As a bibliophile, the first thing I noticed about this book was the cover - not the intriguing design, but it's soft texture. I found myself actually stroking this book while I was reading (whether I was just enjoying the feel of it or trying to offer some form of comfort to Gabe is a matter for debate).
Songs for the New Depression by Kergan Edwards-Stout
My rating: 5 of 5 stars
We meet the main character, Gabe, at the end of his life, after he has contracted HIV and faces the imminent threat of death.
Gabe is flawed - he admits that but, as the story unfolds, it's revealed that he's neurotic and possibly suffering from (in my not so professional opinion) histrionic personality disorder. Because of this, he makes decisions that have a large impact on, not only himself, but everyone around him.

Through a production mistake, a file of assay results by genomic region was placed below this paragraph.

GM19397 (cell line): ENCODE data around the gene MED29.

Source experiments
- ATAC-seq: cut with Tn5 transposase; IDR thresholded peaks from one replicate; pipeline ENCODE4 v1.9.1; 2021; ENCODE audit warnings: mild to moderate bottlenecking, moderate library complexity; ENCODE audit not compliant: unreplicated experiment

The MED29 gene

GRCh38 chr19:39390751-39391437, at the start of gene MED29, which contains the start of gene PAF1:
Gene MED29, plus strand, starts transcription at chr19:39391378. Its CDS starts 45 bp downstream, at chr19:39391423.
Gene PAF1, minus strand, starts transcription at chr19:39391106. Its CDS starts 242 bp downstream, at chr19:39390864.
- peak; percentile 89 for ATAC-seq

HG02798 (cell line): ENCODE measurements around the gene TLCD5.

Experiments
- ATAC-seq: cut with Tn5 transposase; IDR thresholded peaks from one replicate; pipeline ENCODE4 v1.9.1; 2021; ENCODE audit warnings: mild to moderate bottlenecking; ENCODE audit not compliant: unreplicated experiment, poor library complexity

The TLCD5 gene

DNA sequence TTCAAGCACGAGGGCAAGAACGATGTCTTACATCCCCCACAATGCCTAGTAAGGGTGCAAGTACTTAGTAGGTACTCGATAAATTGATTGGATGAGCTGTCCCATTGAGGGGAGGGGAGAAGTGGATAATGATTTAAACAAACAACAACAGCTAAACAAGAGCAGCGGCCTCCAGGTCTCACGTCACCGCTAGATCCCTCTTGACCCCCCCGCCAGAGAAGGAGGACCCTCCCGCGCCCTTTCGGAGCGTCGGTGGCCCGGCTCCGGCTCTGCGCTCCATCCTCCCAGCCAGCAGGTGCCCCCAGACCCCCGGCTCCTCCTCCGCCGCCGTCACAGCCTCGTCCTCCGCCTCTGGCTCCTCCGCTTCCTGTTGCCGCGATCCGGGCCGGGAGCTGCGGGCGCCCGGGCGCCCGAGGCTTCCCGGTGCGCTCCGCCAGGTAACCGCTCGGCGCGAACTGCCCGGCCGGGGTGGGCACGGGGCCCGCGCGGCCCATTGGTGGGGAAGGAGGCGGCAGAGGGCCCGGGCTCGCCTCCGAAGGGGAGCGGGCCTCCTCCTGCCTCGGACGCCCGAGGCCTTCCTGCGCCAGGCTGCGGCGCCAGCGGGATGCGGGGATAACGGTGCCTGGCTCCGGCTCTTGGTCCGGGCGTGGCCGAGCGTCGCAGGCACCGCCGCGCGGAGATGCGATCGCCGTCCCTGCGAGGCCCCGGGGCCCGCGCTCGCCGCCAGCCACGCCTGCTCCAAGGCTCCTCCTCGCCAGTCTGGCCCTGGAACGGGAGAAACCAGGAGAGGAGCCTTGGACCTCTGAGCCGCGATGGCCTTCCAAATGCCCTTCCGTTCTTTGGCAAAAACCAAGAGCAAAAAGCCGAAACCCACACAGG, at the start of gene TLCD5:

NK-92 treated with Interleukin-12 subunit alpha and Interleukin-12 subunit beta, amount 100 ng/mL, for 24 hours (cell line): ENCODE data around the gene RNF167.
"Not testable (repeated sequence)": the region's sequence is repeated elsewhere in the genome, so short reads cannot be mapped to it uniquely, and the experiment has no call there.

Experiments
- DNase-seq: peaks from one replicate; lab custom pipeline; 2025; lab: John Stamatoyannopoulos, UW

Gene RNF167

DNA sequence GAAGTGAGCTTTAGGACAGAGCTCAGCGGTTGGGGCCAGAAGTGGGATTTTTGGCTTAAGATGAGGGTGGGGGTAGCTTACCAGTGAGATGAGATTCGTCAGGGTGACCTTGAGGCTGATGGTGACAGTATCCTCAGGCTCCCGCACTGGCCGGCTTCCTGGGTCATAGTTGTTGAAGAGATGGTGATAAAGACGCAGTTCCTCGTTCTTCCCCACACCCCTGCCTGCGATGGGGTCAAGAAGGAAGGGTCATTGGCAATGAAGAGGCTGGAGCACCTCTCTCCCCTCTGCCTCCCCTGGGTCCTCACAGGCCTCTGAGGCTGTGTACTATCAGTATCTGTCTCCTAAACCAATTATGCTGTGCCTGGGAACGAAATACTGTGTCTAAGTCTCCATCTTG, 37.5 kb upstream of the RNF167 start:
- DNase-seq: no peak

The events that shaped Gabe are slowly revealed with excellent foreshadowing that keep readers enthralled with the train-wreck of Gabe's life. Edwards-Stout utilizes the full range of human emotions to draw readers into Gabe.
We see how this personality disorder starts to develop when a young Gabe, realizing he is gay, begins to think of himself as 'different.' This idea starts with society's reaction to him, rather than being something he has always known.
This book challenges the idea that mental disorders are inherent to homosexuality by showing how the links between homosexuality and mental disorders are forged - this personality disorder was shaped and developed by forces outside of Gabe's control when he was young. Gabe is only human and it is this feature that endears him to the reader, even when he makes bad decisions that ultimately end his life.
I received a free copy of this book from Goodreads First Reads.
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Songs for the New Depression is available for purchase at Barnes and Noble and Amazon.